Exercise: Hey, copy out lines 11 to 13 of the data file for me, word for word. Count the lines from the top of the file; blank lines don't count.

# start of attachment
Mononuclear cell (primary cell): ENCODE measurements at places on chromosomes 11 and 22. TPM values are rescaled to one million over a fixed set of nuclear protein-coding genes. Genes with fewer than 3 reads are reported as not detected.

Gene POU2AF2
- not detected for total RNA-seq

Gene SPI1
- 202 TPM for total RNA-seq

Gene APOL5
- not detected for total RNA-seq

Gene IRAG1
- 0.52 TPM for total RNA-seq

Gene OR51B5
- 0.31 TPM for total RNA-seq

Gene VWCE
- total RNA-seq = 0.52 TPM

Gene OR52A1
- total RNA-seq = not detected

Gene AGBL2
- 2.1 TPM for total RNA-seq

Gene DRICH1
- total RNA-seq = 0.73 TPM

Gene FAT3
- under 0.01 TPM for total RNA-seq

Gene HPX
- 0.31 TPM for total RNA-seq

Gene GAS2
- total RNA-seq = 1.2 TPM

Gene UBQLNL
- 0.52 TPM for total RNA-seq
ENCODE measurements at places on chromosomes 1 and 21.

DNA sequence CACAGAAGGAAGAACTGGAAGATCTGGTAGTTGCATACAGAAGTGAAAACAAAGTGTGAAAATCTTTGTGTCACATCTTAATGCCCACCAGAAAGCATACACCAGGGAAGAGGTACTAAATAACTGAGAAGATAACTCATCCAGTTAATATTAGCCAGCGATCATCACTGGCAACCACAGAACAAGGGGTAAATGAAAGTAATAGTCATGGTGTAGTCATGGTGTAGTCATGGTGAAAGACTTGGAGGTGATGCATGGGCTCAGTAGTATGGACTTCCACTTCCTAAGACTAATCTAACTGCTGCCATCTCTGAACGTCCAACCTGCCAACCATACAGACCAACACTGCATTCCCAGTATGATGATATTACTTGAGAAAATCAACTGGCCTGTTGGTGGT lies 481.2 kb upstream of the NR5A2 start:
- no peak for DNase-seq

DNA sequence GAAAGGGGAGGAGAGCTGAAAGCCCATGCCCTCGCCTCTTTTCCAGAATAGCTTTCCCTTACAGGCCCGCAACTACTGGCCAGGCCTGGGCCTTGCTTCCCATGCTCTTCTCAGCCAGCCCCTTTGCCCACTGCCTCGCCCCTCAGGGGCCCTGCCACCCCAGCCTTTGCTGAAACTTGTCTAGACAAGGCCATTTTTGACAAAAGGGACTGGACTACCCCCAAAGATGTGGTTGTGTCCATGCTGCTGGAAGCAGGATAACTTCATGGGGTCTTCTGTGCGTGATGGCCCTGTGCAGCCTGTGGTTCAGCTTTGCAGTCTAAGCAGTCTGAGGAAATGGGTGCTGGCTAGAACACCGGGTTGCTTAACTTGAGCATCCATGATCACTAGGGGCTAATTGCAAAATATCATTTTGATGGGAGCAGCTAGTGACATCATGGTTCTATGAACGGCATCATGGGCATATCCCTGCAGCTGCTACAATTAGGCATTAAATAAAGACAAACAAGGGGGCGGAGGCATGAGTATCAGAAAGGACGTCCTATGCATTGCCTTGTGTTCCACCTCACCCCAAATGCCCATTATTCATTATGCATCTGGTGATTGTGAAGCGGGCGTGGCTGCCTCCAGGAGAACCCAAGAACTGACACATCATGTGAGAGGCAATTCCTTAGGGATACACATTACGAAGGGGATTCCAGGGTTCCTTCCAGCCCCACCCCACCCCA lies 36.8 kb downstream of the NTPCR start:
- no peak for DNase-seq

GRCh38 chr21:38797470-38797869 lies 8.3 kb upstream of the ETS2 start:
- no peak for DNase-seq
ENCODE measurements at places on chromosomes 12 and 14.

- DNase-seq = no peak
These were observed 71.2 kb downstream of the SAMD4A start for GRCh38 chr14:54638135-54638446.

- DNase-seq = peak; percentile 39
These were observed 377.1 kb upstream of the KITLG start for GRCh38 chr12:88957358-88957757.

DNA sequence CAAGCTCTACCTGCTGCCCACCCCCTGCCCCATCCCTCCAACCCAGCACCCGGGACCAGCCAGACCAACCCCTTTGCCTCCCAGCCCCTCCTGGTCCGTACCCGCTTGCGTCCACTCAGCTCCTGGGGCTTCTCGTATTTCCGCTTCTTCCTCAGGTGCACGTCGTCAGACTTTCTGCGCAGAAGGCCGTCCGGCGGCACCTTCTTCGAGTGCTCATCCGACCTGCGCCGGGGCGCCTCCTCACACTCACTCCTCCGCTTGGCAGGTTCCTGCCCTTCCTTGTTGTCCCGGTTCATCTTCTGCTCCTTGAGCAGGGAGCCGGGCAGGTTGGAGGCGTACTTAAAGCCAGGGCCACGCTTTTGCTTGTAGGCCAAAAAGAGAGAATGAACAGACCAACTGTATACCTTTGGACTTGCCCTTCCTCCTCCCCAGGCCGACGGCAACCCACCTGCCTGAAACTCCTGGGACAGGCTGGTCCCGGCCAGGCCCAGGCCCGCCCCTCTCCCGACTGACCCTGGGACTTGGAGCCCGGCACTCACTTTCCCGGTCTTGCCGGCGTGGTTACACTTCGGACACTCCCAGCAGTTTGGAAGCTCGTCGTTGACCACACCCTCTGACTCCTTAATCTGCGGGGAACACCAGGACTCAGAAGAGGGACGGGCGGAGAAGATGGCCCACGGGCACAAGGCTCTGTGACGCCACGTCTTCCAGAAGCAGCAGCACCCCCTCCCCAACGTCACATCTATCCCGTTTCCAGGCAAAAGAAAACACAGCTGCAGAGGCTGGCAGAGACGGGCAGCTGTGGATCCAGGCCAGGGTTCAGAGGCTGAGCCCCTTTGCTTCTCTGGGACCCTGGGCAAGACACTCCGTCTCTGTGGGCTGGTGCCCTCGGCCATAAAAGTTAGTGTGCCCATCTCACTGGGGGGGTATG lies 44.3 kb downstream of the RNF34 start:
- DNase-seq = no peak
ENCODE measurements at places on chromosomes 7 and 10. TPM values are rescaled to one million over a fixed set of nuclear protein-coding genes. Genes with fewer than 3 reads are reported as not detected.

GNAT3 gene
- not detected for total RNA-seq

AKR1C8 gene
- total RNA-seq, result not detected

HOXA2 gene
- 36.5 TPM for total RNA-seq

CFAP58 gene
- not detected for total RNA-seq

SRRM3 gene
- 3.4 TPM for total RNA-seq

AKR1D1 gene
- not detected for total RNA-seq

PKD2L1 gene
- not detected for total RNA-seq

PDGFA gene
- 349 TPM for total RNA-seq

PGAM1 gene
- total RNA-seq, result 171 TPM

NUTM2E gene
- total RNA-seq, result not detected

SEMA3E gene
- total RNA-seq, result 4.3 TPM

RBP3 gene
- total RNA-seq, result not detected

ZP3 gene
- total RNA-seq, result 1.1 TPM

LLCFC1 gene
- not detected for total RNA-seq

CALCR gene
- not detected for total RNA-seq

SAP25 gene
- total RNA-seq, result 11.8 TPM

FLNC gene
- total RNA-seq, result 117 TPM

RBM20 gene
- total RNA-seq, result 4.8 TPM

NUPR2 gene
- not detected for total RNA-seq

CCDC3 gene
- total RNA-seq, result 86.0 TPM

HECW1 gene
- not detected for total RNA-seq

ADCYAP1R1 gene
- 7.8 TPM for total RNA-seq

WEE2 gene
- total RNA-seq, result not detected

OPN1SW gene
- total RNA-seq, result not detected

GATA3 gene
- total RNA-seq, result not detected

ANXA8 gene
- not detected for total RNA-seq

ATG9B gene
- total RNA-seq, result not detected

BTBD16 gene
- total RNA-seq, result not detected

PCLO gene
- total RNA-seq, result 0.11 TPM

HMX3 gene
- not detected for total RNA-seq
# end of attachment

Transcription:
- 0.31 TPM for total RNA-seq

Gene VWCE
- total RNA-seq = 0.52 TPM